One of her responsibilities included putting out the 70,000 towels on seats in the Superdome, thankfully with volunteer groups. Because the facility is used for different events, the Saints’ presence for games means placing signage around the dome and hanging banners around the field. During the game, they were tasked with field security and making sure that people that were on the field had the proper credentials — while also having the opportunity to watch Saints games from the field.
“It was an amazing experience, one that not only brought me some amazing new friendships and connections, but also a small, exciting glimpse into the professional sports industry,” Bourg said. “My dad, G.P. Bourg, does the middle school coaching at Catholic High, and I was always seeing a lot from the persective of an athelete myself or from his coaching.”
A few months ago she was contacted by her supervisor about her future plans. Bourg let it be known if there was any opportunity for to work again for the team, she would love to be considered.
“Thankfully, the Operations Associate position was posted and I immediately applied,” she said. “After some interviews, I was selected for the job. Now I will be taking on a more managerial role in the Operations department and providing support to my bosses. I’m very excited for this upcoming year in the position, and can’t wait to see where it takes me.”
Preparation and Hard Work
Bourg didn’t just happen to be at the right place at the right time. She earned a second look from the leadership team. When asked if she would be interested in another internship, Bourg spoke up with the understanding she would be finished with school and it was clear she needed to consider job options for the future. With great respect for the organization, she voiced her desire to continue with the sports team if any permanent positions would become available. Shortly, there was one that was posted, the one she is now working.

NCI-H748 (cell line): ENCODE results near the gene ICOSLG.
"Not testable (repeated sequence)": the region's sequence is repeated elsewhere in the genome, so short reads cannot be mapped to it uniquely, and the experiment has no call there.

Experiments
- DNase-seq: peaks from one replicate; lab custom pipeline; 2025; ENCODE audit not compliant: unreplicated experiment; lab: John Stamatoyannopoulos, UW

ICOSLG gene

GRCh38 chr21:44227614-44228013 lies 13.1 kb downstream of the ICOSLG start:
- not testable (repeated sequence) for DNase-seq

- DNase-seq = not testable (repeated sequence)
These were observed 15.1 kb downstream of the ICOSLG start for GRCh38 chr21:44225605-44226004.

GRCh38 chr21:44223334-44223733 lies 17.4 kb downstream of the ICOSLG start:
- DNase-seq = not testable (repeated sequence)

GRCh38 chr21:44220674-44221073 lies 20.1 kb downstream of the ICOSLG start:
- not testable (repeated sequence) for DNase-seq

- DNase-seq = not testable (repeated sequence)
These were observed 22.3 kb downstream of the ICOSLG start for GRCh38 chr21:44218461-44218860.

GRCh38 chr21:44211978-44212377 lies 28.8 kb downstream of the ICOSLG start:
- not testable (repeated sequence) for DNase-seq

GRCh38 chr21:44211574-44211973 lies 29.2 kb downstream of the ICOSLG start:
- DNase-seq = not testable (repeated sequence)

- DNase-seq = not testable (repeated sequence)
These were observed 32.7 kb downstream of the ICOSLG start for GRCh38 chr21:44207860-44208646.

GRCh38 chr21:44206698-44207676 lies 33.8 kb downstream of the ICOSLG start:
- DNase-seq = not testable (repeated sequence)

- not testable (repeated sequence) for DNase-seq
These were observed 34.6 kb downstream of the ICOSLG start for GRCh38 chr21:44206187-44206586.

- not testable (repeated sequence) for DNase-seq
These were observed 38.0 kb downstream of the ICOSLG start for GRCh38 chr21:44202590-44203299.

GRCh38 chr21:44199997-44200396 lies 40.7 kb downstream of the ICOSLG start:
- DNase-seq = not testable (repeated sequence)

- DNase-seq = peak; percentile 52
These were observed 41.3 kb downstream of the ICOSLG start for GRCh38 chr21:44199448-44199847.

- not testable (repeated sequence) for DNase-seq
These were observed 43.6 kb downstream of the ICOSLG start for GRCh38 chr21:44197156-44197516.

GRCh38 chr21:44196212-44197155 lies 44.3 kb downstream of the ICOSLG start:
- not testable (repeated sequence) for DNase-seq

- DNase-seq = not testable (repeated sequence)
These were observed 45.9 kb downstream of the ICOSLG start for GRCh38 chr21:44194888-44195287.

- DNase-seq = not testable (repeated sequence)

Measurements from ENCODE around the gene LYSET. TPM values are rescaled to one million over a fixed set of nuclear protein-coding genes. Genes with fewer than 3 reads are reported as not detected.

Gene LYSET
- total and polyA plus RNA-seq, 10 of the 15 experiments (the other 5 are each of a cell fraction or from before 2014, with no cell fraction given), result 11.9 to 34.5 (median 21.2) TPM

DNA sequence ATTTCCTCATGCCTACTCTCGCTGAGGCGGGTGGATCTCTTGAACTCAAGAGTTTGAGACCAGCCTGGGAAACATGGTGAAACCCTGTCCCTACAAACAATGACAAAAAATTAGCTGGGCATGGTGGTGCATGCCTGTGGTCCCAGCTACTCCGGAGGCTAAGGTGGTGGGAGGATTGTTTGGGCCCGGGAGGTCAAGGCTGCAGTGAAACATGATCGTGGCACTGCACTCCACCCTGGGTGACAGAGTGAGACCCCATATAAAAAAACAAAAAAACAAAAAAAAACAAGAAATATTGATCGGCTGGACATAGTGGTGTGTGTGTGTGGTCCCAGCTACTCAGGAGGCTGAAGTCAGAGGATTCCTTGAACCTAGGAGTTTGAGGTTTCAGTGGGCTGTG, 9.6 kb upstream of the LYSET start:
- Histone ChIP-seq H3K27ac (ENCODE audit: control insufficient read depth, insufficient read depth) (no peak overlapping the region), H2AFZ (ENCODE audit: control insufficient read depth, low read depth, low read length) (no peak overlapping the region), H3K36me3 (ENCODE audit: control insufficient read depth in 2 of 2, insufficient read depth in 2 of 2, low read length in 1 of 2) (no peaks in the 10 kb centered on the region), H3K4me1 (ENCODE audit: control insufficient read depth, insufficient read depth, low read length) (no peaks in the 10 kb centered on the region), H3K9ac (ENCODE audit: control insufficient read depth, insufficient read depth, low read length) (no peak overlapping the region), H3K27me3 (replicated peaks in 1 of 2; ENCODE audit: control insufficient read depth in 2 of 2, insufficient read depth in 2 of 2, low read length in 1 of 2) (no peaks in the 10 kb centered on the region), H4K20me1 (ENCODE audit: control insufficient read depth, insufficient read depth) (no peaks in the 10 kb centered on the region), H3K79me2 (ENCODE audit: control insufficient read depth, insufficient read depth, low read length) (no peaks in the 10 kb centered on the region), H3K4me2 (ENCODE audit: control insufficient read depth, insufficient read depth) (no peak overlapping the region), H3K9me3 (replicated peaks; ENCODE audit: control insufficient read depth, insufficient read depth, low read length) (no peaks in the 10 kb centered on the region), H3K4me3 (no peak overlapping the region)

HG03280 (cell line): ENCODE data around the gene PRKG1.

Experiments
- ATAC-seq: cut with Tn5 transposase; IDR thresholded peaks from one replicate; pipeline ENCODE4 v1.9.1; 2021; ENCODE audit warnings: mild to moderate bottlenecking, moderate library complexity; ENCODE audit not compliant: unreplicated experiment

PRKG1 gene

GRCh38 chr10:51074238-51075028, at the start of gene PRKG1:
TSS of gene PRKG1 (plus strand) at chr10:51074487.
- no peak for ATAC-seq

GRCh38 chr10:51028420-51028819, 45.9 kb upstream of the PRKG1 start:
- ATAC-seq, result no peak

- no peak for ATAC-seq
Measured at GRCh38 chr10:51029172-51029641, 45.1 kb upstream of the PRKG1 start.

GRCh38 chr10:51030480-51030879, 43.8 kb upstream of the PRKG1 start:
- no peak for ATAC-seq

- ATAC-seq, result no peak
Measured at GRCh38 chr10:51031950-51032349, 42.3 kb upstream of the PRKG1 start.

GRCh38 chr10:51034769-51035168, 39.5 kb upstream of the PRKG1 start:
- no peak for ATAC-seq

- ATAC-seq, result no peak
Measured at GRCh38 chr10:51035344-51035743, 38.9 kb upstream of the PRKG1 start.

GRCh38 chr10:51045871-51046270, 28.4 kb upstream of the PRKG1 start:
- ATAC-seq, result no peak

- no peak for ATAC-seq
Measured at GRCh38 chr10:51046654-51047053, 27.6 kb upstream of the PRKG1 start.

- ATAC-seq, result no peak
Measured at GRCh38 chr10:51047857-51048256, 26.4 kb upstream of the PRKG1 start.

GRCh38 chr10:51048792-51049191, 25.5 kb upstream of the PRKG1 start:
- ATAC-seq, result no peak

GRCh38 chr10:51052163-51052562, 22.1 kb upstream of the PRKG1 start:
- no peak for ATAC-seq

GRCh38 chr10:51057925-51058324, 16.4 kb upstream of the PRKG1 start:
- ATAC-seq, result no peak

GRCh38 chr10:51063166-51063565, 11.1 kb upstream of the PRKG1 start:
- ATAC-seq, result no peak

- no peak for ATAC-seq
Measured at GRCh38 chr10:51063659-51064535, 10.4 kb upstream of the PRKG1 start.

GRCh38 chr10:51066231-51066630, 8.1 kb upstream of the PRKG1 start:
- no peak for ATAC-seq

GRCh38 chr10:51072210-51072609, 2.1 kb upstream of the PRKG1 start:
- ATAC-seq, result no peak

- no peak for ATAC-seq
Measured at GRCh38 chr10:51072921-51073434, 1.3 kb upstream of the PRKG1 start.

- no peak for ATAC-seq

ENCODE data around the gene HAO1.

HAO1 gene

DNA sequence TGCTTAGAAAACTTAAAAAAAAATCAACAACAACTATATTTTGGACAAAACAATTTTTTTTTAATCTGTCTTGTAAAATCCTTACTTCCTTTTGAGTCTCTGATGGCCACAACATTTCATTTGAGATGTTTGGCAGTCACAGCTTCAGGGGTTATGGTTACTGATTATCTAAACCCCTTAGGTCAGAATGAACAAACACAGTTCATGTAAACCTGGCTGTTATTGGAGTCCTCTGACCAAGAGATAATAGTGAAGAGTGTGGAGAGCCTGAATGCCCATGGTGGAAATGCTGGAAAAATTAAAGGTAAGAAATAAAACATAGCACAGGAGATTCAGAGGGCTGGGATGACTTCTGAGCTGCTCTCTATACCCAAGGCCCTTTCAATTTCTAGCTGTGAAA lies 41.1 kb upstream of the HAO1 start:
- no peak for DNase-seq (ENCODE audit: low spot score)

Besides making known her desires for advancement, Bourg had shown that same initiative throughout the year through her work ethics. With a younger sister and brother, Bourg said their parents instilled that work ethic in them. They said you have to be willing to put in the work, and it was expected, she said.
“It will be more of a managerial role with the interns. I knew the guy in this position last year and although I didn’t know I would have it now, I was aware of the things he was doing,” she said. “It was a total of eight of us, it also helped us understand the dependability in the sports industry. You have to trust them, they have to trust you. Not only hold yourself responsible but holding others accountable.”
Bourg said working with the other interns was a great experience starting with training camp, up early in the morning and working hard. She was eager to complete tasks and available when needed.
“Whatever I want to achieve, I want to achieve it and what I enjoy, I want to do all the time. This past season, even though it was a lot of work, I enjoyed doing it,” Bourg said. “I never knew what I was looking for. Being in the intern position gave me a lot of perspective.”
Bourg’s future is just beginning, but wherever the job with the Saints leads, she will be grateful for the experience and the opportunity.